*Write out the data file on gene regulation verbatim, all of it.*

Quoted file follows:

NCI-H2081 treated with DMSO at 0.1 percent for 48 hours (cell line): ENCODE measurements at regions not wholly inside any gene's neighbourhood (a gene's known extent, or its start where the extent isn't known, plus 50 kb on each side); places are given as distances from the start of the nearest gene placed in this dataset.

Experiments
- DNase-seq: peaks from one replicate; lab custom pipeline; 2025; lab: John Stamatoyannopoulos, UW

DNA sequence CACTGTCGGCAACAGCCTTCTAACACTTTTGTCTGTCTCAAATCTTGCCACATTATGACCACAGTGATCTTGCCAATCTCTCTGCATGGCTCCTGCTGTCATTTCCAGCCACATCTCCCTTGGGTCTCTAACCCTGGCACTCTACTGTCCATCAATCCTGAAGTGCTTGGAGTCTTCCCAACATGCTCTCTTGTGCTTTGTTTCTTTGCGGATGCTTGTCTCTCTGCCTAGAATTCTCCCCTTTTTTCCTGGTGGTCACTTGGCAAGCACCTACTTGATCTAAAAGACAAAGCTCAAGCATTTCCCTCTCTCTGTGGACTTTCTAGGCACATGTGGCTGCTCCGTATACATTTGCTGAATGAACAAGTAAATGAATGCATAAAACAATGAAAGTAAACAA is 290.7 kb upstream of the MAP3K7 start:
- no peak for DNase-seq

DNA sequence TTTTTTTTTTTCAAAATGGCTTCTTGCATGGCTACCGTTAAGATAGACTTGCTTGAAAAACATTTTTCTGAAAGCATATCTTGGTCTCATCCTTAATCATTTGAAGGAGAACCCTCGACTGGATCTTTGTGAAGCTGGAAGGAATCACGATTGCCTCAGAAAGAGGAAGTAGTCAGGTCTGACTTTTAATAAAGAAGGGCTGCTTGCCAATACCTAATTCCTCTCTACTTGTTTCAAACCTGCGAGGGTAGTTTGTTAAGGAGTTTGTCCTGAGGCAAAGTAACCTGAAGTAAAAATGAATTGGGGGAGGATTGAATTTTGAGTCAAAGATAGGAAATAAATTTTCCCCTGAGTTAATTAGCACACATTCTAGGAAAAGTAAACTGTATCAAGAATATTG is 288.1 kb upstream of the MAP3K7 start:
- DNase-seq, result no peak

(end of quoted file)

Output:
NCI-H2081 treated with DMSO at 0.1 percent for 48 hours (cell line): ENCODE measurements at regions not wholly inside any gene's neighbourhood (a gene's known extent, or its start where the extent isn't known, plus 50 kb on each side); places are given as distances from the start of the nearest gene placed in this dataset.

Experiments
- DNase-seq: peaks from one replicate; lab custom pipeline; 2025; lab: John Stamatoyannopoulos, UW

DNA sequence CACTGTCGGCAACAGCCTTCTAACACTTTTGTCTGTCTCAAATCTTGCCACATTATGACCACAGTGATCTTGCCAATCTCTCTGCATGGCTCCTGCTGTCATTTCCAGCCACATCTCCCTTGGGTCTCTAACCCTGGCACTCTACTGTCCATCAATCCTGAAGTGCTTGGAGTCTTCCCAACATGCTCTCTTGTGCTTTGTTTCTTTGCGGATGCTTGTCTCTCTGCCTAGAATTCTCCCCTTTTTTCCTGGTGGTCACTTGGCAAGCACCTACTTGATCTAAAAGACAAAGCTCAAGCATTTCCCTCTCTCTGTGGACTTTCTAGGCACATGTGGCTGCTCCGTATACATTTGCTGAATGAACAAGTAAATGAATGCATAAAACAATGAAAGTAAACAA is 290.7 kb upstream of the MAP3K7 start:
- no peak for DNase-seq

DNA sequence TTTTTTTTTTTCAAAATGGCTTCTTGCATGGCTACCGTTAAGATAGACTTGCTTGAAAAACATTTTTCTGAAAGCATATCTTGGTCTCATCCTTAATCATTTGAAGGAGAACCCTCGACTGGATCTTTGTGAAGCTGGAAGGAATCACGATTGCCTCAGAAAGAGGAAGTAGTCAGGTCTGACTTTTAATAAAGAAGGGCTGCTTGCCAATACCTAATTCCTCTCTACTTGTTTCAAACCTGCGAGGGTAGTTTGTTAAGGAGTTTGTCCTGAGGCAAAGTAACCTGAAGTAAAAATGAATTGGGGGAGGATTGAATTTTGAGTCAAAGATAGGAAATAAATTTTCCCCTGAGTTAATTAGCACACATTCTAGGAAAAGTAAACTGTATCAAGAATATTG is 288.1 kb upstream of the MAP3K7 start:
- DNase-seq, result no peak